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Letters to the editor

Last edited: January 03, 2012

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Letters to the editor are usually written in response to a specific article that has appeared in a newspaper or magazine. Such letters can be used to highlight aspects of the campaign, correct any misconceptions or errors in the article, and reinforce key messages.

It is important to note that how or whether letters are accepted is very much determined by the media outlet, and can vary widely from outlet to outlet, and country to country. Ensure that you follow the instructions given by the media outlet for how to submit letters (e.g. only by email, etc).

Practical Instructions 

The Center for Reproductive Rights Advocacy Guide (2003, adapted) recommends:

  • Letters to the editor are usually printed no more than two or three days after the article appeared in the paper. So write the letter and send it quickly.
  • Make the letter no more than approximately 200 words long. Be succinct.
  • Refer to the exact date and title of the article you react to, possibly in the first sentence of your letter.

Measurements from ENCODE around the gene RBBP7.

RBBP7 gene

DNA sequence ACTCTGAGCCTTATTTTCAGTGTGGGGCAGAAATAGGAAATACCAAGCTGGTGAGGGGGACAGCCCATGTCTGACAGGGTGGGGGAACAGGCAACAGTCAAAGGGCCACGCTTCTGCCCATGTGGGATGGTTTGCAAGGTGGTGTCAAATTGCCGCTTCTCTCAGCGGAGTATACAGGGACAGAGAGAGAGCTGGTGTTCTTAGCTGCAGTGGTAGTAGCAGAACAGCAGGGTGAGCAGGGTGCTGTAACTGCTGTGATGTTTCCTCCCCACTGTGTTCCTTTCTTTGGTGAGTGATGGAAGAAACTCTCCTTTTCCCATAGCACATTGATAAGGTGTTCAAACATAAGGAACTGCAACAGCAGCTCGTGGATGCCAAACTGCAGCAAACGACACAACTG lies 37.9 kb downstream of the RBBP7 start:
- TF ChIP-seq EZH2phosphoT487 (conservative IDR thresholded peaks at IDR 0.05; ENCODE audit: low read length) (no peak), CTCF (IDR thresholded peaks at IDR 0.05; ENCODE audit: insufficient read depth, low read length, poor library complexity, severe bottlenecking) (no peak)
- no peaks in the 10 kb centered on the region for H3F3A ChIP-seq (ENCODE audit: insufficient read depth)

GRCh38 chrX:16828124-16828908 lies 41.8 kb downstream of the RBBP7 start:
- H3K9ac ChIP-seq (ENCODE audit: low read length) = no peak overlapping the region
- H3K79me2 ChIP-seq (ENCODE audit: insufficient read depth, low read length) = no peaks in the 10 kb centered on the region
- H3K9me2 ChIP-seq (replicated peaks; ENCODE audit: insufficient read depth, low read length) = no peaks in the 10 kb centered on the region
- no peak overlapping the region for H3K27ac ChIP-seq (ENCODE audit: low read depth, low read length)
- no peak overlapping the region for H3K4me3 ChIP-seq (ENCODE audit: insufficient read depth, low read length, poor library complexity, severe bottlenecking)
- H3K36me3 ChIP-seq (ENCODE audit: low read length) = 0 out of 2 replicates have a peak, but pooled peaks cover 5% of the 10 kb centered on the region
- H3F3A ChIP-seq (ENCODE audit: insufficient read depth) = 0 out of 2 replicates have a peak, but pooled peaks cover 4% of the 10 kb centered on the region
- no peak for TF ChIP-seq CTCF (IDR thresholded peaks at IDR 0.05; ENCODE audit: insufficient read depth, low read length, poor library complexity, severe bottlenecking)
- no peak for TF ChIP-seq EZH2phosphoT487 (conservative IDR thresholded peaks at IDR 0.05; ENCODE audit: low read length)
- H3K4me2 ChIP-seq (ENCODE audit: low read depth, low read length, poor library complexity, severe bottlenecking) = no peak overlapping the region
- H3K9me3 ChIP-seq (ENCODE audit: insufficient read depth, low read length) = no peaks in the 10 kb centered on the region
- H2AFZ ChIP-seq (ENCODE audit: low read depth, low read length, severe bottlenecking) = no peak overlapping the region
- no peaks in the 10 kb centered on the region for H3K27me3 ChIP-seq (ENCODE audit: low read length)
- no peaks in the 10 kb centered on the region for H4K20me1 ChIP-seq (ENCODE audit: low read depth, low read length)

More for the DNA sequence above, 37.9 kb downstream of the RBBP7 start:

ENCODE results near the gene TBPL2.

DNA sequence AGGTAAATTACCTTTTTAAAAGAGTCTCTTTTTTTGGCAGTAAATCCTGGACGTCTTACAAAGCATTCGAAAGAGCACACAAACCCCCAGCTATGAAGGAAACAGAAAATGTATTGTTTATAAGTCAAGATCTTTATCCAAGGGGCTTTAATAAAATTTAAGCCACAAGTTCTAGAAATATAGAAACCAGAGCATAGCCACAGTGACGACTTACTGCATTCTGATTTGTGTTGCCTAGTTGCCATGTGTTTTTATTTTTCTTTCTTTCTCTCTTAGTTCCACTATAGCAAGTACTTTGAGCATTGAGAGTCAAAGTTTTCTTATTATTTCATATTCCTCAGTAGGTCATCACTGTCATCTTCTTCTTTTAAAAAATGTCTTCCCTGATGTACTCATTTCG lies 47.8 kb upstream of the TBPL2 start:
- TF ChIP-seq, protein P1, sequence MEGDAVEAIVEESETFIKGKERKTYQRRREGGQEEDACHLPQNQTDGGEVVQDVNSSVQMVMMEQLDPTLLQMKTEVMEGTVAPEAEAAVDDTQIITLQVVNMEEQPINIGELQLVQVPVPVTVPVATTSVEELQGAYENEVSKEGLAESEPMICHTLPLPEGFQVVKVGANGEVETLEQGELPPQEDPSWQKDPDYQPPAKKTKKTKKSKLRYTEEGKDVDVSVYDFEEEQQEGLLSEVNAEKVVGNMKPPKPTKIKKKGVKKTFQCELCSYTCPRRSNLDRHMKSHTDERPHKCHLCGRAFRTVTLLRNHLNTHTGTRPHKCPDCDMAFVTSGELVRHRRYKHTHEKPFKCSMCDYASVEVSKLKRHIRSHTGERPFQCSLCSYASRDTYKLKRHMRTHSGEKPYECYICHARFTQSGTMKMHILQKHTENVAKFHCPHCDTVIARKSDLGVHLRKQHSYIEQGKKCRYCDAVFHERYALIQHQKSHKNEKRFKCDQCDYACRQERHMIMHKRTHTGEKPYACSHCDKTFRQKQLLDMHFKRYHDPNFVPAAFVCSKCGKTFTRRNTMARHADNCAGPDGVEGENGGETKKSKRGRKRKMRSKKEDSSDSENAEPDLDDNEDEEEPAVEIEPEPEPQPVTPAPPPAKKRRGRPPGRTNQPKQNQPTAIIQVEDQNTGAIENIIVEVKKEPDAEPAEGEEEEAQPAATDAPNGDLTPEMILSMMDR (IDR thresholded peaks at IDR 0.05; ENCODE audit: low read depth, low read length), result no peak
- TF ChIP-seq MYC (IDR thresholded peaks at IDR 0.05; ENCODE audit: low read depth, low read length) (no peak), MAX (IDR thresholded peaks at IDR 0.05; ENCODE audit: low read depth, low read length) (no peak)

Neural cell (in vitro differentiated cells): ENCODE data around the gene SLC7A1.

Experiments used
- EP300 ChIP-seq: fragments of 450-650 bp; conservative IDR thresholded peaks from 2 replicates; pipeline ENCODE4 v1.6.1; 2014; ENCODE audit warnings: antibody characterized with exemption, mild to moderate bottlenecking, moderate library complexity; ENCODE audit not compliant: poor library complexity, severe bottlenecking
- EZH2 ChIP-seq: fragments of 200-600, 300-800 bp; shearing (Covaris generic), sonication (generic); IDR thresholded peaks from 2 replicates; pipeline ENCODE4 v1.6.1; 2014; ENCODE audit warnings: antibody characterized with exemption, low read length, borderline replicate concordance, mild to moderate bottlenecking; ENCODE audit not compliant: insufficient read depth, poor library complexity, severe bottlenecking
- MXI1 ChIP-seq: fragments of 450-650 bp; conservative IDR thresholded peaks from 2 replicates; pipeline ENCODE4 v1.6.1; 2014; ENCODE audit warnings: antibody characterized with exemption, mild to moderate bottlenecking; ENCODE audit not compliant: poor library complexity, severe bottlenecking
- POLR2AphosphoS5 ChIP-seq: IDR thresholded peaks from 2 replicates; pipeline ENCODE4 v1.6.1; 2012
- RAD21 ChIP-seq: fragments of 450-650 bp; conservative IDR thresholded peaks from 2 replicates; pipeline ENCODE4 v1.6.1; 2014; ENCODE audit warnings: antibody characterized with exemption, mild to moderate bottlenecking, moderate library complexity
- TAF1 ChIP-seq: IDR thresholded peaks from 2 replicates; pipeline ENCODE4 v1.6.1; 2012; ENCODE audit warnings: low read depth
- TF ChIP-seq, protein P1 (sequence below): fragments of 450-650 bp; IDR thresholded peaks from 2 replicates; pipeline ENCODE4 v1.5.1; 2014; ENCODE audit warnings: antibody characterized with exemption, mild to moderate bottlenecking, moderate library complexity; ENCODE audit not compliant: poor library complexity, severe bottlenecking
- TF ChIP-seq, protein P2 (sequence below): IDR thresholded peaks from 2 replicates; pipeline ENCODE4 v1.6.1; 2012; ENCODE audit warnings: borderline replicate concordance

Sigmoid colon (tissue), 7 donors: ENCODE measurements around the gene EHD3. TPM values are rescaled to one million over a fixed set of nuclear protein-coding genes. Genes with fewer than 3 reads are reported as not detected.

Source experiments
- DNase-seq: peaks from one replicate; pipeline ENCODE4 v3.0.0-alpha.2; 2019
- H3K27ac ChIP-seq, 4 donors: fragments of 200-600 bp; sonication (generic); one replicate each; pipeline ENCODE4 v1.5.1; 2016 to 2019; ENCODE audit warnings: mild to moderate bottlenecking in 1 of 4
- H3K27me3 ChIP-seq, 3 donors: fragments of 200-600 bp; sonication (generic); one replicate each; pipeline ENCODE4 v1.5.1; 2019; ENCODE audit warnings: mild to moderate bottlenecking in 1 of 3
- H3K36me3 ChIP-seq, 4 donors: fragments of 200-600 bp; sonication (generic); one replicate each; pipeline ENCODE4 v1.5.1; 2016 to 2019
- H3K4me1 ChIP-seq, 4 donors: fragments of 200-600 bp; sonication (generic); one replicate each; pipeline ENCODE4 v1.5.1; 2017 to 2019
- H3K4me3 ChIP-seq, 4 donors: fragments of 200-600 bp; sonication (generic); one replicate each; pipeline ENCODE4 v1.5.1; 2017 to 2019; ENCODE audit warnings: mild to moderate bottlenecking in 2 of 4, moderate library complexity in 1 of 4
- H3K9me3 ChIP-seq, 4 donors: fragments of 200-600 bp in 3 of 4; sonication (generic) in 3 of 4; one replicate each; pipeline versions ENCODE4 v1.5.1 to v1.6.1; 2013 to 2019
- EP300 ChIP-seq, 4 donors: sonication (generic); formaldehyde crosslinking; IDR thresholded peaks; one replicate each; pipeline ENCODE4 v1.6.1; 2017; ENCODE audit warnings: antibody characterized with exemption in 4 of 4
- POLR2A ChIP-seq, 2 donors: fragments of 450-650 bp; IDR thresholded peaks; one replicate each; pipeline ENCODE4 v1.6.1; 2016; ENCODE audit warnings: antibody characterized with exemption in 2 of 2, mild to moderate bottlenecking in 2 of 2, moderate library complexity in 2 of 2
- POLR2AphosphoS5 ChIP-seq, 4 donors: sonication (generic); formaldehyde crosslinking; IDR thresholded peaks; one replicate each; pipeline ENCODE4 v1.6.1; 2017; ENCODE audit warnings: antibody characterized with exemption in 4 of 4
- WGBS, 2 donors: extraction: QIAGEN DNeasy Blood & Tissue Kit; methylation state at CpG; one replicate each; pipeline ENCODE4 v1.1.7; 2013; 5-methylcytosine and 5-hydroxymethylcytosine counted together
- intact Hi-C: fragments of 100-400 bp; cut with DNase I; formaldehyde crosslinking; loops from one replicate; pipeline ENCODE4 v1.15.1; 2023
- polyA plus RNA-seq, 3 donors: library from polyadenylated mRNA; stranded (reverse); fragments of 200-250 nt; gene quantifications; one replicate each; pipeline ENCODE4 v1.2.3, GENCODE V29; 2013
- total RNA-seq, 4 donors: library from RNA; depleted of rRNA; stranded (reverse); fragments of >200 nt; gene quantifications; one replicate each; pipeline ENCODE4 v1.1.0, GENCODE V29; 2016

• If the letter is coming from your group, use paper with your organization’s logo on it. If it is coming just from you, use plain paper.
  • You can organize a letter writing campaign in response to an article related to your campaign issue. When print media receive large numbers of letters, they are more likely to publish one or two of them.
  • Include your name, title and the name of your alliance or organization on the bottom of the page.
  • Make sure your facts and numbers are correct.
  • Letters that are typed stand the best chance of getting printed.
  • Make your point without being negative or attacking.
  • If your letter doesn’t get printed, keep trying with other letters when important articles appear.